Grinding Teeth

Grinding Teeth? Here’s What You Should Know

Team General Dentistry

Clinically known as bruxism, teeth grinding is an exceptionally common habit, especially during sleep. It may also happen during the day when lifting heavy objects, concentrating hard, or even driving. You may not know that you grind your teeth, or you might not know how to stop. Here is what you should know about this tooth-damaging, often painful condition.


The symptoms of bruxism are similar to those of TMJ (temporomandibular joint disorder), and the two conditions are often linked. Not everyone experiences teeth grinding the same way, but most people have some or all of these symptoms:

  • Headaches
  • Sore teeth or gums
  • Jaw pain
  • Enlarged facial muscles
  • Stiff neck or shoulders
  • Earaches
  • Sleep problems
  • Unusual wear patterns on teeth
  • Fractured teeth
  • Loss of tooth enamel


Besides TMJ, teeth grinding may have many causes, but stress and anxiety are among the most common. There is also a strong link between sleep apnea, snoring, and teeth grinding, so it is still unclear which disorder may be the root cause. Those with depression, heavy users of alcohol or caffeine, and smokers are more likely to grind their teeth.


Grinding the teeth weakens them, increasing the risk of breakage or even tooth loss. It also damages the tooth enamel, raising your risk for cavities and decay.

Grinding your teeth also puts unusual pressure on your jaw. Symptoms of TMJ, such as jaw pain and trouble opening and closing the mouth, are common among those who grind their teeth.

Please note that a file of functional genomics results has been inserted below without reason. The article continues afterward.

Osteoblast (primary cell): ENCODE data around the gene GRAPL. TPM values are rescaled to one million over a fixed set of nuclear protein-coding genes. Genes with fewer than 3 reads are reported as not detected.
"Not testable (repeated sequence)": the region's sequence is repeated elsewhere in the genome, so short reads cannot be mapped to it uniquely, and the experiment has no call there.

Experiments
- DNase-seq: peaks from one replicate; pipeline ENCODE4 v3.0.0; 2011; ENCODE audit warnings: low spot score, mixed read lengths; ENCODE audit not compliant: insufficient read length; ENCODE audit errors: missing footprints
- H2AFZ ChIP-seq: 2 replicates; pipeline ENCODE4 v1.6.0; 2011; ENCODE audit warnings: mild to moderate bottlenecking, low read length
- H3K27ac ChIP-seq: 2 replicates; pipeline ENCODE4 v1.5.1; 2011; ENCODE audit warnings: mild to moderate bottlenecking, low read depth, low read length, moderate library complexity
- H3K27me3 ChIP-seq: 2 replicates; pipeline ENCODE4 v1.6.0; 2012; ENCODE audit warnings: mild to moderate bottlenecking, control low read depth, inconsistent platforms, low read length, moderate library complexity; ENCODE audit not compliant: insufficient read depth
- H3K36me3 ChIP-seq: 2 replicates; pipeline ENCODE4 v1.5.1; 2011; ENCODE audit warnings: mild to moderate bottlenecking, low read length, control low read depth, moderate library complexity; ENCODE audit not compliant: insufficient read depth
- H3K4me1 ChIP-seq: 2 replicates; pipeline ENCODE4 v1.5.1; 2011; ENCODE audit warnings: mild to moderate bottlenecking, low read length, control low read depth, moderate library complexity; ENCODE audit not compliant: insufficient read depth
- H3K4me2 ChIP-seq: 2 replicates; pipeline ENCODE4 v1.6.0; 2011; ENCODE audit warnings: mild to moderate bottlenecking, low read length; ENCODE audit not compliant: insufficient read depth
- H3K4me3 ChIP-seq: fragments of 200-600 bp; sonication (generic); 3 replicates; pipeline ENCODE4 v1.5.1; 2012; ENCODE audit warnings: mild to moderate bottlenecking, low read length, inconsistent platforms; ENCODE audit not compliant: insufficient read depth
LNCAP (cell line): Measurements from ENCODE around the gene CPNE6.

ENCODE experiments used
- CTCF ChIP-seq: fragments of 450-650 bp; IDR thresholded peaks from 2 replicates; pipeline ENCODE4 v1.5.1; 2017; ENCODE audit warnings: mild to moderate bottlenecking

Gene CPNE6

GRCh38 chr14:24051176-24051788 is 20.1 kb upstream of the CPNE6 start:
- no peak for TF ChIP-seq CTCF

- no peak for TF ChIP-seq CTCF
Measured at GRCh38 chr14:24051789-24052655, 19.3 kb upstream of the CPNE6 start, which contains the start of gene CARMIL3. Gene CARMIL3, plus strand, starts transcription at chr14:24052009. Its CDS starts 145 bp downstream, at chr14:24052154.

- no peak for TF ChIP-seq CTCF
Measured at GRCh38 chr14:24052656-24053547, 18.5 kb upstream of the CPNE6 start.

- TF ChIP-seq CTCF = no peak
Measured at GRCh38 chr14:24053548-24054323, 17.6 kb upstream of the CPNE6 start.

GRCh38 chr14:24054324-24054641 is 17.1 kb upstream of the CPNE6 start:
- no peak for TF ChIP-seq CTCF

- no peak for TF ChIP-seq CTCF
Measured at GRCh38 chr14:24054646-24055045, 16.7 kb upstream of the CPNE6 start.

Treatment Options

There are many different treatment options for TMJ. If you are experiencing an underlying condition, such as anxiety or sleep apnea, it should be treated at the same time.

An occlusal appliance, such as a night guard or bite plate, can protect the teeth and jaw from damage. These custom-make plastic appliances are worn over the teeth at night.

If sleep apnea is suspected as the root cause, you may receive a mandibular advancement device. This is also an occlusal appliance that is worn overnight, but it is specially designed to keep the lower jaw forward. This prevents airway collapse while protecting the teeth.

Behavior modification can help with teeth grinding due to stress or anxiety. Meditation, relaxation exercises, and increased awareness of the grinding can help you learn to consciously stop the habit. It may be used in tandem with an occlusal appliance for maximum benefits.

Teeth grinding is a common problem. Left untreated, it can wear down your teeth and jaws, putting your oral health at risk. Fortunately, teeth grinding is high treatable. If you notice any symptoms, let your dentist know right away.

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Now in our second generation of family ownership, McDonald Family Dentistry provides a full line of general, restorative, pediatric, and cosmetic dental services. Contact us today at 408-779-9335 to schedule your first appointment.